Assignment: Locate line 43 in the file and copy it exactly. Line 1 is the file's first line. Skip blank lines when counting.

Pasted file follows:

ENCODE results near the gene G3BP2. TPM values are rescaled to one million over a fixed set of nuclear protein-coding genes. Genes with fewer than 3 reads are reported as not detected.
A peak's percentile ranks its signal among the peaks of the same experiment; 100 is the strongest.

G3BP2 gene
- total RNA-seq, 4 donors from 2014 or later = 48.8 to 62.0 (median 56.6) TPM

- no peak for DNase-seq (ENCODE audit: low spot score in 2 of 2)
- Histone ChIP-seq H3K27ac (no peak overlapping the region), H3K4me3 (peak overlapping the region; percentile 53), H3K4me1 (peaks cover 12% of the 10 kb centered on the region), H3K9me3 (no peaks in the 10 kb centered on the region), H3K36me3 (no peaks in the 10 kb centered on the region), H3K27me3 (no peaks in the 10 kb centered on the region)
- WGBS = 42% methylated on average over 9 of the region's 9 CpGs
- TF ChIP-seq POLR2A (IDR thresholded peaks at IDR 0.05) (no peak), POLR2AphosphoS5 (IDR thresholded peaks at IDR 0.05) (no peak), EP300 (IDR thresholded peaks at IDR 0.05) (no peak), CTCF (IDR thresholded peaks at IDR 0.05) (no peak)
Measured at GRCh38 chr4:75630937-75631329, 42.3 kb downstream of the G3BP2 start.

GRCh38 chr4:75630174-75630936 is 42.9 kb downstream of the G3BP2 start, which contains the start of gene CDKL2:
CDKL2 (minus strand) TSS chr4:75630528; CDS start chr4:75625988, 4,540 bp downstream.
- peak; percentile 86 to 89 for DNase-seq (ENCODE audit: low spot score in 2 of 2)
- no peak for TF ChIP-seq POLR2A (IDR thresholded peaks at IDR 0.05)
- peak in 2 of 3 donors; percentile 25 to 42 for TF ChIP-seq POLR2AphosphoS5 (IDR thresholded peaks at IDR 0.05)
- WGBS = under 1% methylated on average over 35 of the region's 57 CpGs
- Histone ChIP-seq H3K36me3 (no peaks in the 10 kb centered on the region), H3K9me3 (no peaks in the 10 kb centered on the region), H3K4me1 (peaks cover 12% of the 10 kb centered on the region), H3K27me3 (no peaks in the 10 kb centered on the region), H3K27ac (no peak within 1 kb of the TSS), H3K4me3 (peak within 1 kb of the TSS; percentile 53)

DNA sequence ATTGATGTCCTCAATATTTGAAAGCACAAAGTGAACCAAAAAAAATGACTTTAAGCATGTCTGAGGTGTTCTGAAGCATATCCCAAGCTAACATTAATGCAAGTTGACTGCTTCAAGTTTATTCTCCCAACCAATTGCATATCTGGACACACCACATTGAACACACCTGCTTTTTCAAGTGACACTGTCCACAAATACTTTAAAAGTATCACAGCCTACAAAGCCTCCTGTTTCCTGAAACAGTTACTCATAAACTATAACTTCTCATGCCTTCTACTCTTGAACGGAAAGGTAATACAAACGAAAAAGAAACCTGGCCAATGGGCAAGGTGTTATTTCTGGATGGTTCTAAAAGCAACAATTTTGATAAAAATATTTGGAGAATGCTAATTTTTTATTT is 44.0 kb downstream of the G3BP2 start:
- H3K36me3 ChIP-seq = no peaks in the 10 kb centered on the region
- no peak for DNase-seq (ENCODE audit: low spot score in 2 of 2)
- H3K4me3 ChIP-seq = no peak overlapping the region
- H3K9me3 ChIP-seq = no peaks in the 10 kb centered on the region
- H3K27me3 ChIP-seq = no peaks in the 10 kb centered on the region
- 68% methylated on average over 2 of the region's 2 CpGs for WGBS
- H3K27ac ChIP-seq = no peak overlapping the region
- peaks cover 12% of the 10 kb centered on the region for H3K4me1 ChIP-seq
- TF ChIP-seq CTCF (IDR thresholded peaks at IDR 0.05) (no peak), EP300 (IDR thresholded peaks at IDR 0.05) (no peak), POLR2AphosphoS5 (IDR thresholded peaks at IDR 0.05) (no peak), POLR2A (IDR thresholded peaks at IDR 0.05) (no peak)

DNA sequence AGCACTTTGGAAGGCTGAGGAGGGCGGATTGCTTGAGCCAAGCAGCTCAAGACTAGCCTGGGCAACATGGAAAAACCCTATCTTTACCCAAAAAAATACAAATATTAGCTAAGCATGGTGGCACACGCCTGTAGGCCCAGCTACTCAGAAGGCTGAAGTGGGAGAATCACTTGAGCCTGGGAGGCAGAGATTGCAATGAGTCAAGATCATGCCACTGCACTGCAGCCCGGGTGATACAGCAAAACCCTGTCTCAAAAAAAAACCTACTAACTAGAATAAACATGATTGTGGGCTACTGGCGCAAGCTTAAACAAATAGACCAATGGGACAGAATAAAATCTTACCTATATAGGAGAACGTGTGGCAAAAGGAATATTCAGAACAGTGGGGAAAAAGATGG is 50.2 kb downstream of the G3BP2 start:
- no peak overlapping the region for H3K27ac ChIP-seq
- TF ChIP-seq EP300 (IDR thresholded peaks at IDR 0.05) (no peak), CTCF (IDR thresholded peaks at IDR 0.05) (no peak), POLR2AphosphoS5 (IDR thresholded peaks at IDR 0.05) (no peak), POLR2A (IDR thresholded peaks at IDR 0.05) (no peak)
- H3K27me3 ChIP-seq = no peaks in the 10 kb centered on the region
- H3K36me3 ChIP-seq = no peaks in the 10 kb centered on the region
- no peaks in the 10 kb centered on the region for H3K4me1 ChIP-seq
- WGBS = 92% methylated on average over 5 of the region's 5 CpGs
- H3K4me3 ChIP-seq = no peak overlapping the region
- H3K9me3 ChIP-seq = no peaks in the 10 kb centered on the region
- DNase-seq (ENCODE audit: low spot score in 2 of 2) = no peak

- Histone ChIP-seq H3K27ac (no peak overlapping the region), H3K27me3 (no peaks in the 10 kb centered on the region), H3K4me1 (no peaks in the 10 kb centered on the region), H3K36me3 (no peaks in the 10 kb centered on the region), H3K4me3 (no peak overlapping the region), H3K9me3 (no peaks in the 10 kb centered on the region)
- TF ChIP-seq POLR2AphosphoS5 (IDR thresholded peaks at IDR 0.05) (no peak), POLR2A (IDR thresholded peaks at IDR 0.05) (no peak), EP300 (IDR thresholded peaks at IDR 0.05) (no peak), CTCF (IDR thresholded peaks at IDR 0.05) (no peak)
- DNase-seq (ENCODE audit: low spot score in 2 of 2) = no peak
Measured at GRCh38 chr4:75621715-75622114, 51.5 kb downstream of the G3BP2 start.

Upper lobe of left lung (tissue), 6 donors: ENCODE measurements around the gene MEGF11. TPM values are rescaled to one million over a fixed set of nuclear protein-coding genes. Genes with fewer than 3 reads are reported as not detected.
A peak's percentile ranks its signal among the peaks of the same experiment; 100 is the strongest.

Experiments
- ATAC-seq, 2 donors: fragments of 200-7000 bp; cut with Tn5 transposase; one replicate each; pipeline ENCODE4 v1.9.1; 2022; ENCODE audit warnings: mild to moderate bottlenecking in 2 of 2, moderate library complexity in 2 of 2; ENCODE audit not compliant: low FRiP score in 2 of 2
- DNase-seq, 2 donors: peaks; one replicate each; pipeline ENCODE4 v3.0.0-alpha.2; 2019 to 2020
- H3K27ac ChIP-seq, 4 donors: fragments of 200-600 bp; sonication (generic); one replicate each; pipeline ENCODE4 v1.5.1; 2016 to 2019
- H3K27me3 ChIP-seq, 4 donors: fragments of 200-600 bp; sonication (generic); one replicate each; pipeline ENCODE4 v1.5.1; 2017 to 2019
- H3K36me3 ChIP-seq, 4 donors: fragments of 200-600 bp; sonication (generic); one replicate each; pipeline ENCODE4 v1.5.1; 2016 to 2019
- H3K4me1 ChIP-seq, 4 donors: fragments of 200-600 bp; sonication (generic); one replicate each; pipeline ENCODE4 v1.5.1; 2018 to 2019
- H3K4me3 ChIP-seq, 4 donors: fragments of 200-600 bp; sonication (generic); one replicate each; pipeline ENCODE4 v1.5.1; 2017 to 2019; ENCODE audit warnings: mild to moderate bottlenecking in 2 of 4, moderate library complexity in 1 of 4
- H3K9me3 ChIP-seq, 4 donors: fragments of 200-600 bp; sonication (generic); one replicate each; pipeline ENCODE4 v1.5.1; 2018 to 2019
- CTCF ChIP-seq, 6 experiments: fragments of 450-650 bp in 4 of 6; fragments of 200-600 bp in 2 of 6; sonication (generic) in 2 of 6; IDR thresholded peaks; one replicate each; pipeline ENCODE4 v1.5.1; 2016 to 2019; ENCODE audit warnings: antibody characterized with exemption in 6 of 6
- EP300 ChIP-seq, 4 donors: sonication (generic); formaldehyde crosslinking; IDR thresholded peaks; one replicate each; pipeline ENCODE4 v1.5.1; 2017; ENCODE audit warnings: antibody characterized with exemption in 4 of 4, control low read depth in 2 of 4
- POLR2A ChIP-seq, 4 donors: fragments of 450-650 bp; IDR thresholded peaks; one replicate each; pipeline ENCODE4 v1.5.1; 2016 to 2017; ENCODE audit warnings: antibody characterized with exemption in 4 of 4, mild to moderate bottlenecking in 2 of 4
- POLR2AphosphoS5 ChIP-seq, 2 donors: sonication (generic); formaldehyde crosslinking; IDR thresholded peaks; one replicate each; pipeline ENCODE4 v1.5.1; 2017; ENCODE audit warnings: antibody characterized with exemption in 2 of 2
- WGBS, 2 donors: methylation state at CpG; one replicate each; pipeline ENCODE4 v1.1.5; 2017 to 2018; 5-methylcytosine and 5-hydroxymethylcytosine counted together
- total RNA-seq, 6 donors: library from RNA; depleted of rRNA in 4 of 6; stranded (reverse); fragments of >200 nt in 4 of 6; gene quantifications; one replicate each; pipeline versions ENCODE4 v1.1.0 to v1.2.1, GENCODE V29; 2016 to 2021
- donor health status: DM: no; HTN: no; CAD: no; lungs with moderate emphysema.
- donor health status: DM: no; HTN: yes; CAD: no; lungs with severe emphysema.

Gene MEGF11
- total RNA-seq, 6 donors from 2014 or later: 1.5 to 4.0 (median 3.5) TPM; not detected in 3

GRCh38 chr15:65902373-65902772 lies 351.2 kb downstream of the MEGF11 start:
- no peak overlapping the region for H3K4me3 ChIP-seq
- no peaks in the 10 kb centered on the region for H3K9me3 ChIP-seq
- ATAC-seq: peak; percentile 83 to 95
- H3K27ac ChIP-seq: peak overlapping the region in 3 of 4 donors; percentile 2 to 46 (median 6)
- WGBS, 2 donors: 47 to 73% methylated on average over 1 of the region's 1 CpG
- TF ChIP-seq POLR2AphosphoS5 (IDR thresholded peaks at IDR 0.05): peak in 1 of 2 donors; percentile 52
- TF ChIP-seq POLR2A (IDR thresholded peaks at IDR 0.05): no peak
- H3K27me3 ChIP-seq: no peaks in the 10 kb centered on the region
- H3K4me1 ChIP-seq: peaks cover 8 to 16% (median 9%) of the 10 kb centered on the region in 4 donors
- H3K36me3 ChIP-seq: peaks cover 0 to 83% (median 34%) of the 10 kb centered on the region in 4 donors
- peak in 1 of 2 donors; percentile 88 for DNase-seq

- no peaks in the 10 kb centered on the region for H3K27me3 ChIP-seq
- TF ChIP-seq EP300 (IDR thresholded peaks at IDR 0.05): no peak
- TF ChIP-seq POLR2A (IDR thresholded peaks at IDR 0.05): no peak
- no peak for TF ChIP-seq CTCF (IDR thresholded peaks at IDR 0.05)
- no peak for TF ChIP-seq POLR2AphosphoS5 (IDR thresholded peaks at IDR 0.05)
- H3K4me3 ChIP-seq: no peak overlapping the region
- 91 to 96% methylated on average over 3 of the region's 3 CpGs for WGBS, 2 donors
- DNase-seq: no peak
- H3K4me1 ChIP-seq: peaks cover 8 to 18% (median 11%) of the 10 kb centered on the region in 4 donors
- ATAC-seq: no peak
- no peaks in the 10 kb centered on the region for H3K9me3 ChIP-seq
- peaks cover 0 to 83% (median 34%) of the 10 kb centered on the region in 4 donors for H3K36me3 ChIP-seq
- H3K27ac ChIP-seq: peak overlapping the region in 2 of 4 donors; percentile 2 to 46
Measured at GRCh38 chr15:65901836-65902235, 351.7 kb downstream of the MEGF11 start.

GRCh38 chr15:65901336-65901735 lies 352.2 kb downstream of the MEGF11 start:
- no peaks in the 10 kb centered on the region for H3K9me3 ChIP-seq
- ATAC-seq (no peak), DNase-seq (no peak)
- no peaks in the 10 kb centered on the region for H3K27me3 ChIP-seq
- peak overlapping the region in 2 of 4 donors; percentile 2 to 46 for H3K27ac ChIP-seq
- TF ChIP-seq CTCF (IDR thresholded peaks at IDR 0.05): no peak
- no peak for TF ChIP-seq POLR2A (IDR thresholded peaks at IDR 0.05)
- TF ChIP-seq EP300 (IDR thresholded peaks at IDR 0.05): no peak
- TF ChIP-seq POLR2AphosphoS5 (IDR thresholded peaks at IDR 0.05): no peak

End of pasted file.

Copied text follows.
Experiments